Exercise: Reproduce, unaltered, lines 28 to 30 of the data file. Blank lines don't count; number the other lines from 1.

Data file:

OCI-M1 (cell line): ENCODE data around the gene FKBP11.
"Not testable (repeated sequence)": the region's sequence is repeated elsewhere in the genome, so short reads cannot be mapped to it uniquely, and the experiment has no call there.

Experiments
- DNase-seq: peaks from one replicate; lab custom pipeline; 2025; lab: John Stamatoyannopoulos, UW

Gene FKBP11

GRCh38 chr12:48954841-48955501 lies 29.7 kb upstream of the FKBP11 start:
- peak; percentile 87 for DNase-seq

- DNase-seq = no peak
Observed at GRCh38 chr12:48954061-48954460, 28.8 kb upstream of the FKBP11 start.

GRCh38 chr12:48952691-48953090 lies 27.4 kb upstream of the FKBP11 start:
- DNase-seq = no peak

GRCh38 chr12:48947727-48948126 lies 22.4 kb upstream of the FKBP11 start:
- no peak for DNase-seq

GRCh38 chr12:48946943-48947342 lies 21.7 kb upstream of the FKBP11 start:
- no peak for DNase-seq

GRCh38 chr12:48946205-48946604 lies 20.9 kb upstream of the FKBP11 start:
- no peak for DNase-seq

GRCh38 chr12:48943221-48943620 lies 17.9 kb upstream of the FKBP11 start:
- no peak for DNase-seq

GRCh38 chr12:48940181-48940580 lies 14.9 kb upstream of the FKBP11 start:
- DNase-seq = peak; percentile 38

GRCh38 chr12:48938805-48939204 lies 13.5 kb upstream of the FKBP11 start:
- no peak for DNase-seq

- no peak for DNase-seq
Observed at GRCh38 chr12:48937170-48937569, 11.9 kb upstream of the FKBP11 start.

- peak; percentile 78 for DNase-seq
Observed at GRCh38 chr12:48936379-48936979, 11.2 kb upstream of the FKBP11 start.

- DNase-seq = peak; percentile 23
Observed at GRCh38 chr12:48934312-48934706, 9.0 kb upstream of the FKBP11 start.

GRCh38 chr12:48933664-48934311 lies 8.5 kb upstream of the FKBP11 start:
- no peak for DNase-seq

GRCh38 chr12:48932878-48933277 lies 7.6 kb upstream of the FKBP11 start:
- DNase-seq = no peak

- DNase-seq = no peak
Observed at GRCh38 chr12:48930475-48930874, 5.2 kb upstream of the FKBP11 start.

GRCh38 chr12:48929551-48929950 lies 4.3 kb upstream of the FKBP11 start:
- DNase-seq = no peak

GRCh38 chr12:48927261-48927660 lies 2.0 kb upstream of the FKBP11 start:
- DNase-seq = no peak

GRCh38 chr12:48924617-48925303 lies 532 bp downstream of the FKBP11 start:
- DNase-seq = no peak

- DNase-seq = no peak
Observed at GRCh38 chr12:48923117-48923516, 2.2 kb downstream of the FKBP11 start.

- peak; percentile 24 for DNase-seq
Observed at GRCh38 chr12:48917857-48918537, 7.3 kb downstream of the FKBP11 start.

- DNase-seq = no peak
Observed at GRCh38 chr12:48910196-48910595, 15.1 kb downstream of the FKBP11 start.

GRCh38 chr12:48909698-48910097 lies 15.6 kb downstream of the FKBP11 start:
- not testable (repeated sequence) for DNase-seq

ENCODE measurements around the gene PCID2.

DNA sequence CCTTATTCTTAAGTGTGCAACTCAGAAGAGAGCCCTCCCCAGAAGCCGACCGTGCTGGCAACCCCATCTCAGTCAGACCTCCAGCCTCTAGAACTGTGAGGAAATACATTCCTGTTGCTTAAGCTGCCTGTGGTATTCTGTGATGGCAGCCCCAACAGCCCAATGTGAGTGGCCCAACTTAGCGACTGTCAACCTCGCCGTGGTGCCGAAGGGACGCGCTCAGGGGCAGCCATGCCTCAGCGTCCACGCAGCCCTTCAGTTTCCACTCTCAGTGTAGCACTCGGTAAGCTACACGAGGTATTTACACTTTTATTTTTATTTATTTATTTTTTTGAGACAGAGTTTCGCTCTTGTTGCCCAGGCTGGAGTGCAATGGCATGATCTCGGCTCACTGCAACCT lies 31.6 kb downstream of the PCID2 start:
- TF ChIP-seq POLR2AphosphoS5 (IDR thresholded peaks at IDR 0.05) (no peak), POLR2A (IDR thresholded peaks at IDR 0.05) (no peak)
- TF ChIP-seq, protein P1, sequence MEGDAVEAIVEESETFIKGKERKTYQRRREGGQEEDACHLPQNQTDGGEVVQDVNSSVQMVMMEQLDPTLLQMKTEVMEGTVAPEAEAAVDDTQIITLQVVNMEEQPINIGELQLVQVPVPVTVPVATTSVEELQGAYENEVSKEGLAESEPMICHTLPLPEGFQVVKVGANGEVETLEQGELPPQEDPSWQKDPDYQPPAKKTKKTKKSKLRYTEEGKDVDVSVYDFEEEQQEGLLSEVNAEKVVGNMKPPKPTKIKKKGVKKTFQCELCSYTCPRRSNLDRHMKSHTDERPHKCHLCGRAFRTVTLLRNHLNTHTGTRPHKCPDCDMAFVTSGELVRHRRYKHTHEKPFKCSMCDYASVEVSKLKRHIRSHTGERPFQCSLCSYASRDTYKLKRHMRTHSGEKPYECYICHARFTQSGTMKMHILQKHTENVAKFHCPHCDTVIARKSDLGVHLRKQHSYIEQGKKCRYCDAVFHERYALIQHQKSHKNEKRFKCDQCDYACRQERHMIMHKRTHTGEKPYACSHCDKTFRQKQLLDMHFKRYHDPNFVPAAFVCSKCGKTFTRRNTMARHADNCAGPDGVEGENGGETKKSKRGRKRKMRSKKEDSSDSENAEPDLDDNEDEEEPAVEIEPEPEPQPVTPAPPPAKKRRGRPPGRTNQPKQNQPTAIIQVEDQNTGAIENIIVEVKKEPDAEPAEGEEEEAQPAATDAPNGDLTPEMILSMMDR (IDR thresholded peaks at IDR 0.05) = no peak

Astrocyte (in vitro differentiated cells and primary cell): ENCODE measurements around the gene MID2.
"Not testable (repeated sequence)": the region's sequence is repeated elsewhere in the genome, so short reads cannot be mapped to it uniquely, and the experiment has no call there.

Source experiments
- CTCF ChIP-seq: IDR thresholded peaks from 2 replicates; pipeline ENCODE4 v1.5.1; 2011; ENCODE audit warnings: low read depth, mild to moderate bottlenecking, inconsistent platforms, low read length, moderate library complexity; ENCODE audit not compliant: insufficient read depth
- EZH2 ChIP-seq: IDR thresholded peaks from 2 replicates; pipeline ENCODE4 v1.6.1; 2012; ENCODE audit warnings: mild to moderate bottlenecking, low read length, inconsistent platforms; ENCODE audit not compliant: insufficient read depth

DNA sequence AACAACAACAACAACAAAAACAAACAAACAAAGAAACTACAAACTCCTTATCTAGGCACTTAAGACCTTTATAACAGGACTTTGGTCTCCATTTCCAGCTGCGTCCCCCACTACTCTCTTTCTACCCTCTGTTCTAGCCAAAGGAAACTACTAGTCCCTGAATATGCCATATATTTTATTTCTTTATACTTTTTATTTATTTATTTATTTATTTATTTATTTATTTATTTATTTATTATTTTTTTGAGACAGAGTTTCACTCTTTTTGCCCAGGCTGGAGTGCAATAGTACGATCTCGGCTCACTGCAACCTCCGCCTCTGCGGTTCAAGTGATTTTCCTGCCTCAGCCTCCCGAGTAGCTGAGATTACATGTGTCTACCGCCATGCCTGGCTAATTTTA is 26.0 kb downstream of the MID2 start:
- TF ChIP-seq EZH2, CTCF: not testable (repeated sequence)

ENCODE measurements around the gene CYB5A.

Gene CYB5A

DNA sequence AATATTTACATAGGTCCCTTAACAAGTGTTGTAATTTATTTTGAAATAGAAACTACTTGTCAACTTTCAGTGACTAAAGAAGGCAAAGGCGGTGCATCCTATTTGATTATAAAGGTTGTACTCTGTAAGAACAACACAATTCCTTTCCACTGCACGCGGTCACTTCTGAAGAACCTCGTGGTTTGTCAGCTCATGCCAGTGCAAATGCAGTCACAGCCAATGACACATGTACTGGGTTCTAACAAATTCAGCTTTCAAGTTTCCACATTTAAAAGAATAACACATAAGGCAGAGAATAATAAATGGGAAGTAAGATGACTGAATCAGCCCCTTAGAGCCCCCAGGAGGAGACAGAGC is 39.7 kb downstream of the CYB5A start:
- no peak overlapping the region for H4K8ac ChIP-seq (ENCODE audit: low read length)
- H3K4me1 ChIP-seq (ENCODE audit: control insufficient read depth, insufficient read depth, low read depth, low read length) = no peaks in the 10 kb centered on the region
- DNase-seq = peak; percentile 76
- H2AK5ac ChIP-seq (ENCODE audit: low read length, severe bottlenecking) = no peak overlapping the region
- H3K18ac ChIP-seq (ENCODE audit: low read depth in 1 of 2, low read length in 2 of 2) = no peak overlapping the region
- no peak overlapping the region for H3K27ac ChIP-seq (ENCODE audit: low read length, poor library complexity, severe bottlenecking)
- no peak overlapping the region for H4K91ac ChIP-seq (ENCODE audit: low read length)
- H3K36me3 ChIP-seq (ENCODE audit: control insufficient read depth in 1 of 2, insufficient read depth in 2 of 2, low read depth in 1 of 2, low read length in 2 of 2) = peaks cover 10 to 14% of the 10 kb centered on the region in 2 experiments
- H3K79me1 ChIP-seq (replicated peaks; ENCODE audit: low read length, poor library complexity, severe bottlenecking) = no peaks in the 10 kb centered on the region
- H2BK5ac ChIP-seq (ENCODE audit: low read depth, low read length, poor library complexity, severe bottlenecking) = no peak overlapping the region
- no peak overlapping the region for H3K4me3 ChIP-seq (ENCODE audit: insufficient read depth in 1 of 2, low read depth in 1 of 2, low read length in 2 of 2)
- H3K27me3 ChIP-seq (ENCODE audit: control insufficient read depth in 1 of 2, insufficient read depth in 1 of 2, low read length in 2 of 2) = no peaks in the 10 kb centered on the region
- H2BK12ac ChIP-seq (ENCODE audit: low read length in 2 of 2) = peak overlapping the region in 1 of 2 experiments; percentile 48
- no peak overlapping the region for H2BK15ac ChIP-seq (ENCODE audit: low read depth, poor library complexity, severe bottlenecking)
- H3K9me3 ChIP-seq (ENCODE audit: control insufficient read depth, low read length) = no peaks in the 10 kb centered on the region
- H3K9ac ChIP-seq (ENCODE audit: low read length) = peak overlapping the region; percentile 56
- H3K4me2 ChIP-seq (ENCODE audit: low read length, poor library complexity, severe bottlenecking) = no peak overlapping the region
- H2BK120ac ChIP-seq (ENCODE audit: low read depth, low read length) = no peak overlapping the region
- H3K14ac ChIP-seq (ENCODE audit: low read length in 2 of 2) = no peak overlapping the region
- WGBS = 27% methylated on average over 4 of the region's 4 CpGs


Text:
- DNase-seq = peak; percentile 23
Observed at GRCh38 chr12:48934312-48934706, 9.0 kb upstream of the FKBP11 start.

GRCh38 chr12:48933664-48934311 lies 8.5 kb upstream of the FKBP11 start: